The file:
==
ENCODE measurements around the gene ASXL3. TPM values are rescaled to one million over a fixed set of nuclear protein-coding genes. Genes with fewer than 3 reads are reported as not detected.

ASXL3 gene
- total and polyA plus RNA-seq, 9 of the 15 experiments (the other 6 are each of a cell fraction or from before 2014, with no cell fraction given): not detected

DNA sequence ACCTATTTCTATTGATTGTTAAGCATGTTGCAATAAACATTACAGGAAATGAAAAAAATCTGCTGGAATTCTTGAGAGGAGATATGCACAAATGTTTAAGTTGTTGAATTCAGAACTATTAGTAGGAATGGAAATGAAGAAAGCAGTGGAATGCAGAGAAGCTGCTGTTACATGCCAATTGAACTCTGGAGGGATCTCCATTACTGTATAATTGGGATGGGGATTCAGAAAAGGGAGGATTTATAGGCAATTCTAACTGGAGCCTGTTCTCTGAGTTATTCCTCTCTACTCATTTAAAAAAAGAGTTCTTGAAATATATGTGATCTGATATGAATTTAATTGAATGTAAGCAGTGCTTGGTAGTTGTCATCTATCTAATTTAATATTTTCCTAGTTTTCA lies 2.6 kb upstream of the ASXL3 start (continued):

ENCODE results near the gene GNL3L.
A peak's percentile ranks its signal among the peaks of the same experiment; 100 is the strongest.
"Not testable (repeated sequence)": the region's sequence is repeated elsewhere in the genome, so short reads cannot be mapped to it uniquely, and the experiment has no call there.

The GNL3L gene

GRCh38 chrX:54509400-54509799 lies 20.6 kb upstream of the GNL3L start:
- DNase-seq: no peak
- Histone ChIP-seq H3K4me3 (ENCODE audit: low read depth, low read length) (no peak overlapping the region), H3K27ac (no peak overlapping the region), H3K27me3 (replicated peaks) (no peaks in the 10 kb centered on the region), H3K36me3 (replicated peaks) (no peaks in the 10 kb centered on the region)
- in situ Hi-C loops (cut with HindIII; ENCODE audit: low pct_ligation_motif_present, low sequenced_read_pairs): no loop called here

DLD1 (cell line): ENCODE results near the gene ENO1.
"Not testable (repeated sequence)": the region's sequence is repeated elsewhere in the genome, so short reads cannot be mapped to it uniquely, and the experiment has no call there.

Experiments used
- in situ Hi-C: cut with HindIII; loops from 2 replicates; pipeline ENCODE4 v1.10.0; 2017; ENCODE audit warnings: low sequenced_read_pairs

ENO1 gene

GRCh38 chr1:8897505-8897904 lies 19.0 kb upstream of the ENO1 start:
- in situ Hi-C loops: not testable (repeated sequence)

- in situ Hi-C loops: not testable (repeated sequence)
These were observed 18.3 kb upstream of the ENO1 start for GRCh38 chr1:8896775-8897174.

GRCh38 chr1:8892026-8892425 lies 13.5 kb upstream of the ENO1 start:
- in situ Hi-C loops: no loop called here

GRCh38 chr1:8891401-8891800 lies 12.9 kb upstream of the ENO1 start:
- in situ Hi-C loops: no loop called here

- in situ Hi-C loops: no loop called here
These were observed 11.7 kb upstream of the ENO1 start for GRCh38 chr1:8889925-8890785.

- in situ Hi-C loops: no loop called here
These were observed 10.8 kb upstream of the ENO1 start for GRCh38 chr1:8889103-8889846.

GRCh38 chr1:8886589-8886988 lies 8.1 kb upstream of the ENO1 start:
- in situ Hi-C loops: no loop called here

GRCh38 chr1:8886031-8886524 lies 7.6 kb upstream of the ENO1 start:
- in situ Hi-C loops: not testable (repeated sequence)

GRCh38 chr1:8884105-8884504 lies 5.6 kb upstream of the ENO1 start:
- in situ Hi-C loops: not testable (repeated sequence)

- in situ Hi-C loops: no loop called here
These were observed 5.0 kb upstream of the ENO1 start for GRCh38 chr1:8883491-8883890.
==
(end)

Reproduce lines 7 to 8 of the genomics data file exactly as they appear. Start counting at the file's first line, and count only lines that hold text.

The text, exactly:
"Not testable (repeated sequence)": the region's sequence is repeated elsewhere in the genome, so short reads cannot be mapped to it uniquely, and the experiment has no call there.

The GNL3L gene